2. Tell them WHY
Remember when we looked at mentioning the price in your sales page we stacked the value so your reader could see what a bargain they were getting? Well with your call to action you want to do something similar by reminding them why they want to cross that finishing line.
Experts in goal-setting and motivation will tell you about the power of visualising the point of reward, rather than the steps needed to get there. When our runner visualises the elation of crossing the finishing line, and the pride of completing the race, they’re spurred on.
It’s the same for your prospect. You want them to visualise the benefits of receiving your product, the benefits of getting over the finishing line.
Think about the last big thing you bought. If it was a car, you probably weren’t thinking about the paperwork needed to complete the sale. Instead you’re picturing yourself driving it and experiencing the freedom and comfort that first attracted you to the purchase.
So in your sale page, remind your reader why they need to be excited about buying from you. For example:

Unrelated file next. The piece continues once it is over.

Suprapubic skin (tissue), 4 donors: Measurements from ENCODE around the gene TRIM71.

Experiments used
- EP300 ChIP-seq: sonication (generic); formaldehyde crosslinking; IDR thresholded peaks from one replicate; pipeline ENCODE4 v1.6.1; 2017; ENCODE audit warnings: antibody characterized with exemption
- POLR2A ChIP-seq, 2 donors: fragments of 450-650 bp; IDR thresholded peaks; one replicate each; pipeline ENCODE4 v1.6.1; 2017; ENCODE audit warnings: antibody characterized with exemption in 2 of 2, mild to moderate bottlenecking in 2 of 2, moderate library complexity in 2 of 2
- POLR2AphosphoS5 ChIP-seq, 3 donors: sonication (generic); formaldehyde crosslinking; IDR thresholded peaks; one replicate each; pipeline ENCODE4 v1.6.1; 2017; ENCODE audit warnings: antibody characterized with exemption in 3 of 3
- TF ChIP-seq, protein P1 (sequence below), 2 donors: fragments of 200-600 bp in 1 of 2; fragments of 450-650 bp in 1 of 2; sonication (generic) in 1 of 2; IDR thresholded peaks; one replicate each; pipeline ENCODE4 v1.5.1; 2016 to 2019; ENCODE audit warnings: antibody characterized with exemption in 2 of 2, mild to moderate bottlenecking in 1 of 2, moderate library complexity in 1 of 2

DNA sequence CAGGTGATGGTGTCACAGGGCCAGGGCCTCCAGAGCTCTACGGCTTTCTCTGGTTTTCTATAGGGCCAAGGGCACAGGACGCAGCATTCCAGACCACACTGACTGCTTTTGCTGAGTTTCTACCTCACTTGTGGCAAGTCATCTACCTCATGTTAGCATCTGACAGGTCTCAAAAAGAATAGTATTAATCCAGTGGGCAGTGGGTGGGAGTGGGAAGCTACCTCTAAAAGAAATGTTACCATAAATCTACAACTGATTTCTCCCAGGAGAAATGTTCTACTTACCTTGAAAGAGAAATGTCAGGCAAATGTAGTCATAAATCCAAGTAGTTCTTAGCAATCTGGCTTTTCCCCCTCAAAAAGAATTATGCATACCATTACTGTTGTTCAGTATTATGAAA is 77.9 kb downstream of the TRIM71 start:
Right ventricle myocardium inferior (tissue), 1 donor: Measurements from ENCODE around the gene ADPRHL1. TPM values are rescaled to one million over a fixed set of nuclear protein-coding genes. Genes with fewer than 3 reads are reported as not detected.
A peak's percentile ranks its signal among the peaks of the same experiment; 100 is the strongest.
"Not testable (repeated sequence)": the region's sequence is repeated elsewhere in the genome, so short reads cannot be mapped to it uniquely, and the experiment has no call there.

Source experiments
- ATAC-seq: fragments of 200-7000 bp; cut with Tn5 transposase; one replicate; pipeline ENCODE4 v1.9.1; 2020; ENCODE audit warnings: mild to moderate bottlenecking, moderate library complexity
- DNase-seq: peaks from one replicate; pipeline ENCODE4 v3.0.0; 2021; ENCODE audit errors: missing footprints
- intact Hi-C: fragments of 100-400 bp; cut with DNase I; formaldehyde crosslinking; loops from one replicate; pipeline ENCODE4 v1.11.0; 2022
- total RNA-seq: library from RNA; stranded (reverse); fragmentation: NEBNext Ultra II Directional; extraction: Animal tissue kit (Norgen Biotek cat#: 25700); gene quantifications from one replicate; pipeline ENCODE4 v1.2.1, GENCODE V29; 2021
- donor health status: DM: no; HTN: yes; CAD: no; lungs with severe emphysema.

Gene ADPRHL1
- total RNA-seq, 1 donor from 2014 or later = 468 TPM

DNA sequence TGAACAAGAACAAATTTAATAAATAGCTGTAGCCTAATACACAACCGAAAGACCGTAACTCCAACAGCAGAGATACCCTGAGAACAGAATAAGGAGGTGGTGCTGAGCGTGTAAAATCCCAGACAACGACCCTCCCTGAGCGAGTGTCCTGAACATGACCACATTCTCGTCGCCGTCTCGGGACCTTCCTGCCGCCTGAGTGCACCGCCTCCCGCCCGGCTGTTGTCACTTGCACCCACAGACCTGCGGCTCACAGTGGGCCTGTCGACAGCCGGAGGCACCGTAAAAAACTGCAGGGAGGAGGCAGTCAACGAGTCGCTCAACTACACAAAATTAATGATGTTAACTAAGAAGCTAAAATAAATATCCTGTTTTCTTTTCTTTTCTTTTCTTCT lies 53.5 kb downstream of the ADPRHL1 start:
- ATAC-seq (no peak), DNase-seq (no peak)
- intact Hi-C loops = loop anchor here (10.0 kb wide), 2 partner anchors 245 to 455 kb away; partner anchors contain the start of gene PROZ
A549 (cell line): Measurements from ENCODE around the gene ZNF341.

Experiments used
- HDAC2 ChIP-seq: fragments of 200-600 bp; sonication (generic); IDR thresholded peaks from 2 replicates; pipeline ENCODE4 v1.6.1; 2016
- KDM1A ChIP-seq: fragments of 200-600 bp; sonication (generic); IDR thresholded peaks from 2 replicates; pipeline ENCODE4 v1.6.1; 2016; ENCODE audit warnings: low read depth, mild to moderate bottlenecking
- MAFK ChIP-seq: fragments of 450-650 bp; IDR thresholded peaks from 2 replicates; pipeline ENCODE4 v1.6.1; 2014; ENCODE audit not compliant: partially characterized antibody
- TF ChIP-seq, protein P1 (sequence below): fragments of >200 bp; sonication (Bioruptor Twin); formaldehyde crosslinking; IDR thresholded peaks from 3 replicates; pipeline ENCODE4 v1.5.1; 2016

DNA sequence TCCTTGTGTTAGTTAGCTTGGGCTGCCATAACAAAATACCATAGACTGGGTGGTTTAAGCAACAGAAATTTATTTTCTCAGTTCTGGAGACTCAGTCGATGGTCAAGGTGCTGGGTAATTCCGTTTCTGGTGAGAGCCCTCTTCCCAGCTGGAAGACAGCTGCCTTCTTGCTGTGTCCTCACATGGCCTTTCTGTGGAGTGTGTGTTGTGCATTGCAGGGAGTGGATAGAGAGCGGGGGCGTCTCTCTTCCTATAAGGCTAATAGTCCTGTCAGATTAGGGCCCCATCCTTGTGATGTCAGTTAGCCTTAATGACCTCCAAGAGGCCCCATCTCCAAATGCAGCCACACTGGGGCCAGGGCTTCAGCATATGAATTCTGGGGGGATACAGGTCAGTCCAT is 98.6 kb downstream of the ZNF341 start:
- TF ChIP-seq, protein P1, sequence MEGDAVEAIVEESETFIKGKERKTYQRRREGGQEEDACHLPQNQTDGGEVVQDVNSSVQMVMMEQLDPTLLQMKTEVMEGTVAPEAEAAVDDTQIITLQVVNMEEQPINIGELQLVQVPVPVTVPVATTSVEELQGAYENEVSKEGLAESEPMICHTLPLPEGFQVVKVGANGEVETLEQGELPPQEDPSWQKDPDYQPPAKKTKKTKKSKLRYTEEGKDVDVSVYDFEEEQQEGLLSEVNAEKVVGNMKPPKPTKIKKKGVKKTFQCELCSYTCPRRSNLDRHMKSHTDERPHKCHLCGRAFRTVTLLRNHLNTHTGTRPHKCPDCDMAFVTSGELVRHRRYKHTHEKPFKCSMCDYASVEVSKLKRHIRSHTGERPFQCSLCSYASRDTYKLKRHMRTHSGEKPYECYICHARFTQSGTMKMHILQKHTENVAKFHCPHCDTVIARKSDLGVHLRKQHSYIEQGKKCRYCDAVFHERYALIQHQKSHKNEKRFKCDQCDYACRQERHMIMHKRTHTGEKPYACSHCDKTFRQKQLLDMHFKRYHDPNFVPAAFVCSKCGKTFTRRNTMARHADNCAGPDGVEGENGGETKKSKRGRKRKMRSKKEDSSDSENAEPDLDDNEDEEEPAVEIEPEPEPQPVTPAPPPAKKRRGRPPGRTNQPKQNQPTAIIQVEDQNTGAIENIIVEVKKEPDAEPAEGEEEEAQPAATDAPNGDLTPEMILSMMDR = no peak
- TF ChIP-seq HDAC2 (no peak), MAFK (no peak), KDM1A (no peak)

To experience the bliss and indulgence of an all-inclusive romantic getaway…
To find the freedom and adventure of turning your passion into a viable business…
You’re just 1 click away from the simple plan to help you create delicious, healthy meals for your family on a shoestring budget
Pick one of your leading benefits or the most impressive results of your product and help your reader visualise it before you ask for the sale.
3. Tell them WHAT
You’ve made your order button stand out, you’ve reminded the reader why they want what you have.
Make sure your instructions about HOW they buy are simple and explicit.
This is not about dumbing down your offer, or treating your customer as an idiot. It’s out of respect for their time and attention. They’re busy so don’t make them have to think about the mechanics of buying from you any more than they have to.
Remember, we want them to focus on the point past the sale, rather than the actual sale itself.
Don’t complicate the process with complex buying arrangements, payment plans or too many different options. Make what you have clean and clear.
- If they have to call to make the sale, list the number again.